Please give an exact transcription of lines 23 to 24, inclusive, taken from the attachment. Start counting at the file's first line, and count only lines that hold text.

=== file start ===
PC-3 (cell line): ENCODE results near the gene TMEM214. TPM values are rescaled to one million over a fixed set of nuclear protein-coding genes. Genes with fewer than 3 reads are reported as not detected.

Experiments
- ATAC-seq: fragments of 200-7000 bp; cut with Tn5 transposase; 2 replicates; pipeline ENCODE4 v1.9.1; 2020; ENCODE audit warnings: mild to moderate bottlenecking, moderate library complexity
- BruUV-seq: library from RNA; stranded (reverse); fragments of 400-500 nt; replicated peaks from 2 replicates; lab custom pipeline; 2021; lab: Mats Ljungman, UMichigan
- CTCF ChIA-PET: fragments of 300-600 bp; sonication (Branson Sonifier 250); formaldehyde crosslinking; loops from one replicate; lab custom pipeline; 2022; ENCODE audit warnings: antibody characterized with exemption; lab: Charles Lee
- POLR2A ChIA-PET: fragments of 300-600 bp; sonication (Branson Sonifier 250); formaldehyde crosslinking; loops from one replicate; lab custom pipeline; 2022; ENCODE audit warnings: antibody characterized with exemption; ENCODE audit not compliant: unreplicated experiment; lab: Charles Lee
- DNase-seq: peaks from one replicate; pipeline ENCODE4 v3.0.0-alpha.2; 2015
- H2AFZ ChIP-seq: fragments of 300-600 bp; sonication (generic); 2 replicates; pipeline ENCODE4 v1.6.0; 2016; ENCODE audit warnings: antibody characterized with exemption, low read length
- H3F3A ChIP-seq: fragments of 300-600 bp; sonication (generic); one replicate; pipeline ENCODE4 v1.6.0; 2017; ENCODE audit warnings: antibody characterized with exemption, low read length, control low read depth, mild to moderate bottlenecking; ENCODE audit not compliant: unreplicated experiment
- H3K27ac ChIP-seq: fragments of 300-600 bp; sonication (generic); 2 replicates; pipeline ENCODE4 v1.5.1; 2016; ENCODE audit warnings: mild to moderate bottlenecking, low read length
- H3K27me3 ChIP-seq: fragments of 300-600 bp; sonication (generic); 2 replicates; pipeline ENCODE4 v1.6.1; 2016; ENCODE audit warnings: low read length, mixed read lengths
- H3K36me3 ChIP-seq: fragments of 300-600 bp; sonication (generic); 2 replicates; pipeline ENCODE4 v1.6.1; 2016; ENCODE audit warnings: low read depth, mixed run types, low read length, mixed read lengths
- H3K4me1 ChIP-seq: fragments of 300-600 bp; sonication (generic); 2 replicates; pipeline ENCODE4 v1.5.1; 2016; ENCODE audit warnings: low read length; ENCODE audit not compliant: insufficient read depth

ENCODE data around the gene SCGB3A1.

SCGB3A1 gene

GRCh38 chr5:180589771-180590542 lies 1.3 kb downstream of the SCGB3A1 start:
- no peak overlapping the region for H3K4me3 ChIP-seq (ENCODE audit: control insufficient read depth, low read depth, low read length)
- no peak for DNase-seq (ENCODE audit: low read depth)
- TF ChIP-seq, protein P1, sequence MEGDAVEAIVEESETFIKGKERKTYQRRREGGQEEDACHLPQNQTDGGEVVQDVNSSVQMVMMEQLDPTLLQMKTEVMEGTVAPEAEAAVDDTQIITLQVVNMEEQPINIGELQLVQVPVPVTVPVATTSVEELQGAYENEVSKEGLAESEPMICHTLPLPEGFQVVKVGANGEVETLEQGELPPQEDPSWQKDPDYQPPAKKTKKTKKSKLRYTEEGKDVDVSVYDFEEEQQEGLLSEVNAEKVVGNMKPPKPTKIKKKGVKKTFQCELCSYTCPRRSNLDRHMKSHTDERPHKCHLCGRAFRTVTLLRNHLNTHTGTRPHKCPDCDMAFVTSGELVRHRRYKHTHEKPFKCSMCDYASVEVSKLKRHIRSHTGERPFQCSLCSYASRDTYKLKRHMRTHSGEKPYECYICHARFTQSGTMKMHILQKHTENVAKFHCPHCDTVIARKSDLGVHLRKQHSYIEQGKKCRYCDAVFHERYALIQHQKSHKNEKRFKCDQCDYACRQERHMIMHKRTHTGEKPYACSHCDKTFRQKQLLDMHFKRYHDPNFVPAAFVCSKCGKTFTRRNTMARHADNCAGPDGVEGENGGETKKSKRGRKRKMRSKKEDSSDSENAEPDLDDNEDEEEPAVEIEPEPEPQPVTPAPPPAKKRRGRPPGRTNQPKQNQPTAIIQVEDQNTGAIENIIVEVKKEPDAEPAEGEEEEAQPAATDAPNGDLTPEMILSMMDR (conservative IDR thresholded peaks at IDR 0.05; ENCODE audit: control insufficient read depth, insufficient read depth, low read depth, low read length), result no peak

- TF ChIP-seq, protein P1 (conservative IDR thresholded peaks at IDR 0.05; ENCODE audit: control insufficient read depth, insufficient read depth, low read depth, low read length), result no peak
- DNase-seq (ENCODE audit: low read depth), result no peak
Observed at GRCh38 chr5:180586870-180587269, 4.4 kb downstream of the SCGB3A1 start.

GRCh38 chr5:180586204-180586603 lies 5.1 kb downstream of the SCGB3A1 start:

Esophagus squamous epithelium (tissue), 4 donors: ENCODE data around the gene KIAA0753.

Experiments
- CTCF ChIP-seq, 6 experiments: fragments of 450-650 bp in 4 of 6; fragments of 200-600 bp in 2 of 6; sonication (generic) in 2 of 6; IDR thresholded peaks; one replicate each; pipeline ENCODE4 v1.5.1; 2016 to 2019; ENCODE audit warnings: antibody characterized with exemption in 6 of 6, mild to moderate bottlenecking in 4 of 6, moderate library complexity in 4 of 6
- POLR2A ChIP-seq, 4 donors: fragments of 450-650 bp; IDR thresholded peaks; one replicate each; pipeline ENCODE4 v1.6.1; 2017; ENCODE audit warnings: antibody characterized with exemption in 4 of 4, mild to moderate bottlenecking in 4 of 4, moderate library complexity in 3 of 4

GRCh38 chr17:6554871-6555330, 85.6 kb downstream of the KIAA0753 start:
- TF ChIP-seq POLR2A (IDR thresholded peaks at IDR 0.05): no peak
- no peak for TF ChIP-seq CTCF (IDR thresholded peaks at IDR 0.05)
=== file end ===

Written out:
GRCh38 chr5:180586204-180586603 lies 5.1 kb downstream of the SCGB3A1 start:

Esophagus squamous epithelium (tissue), 4 donors: ENCODE data around the gene KIAA0753.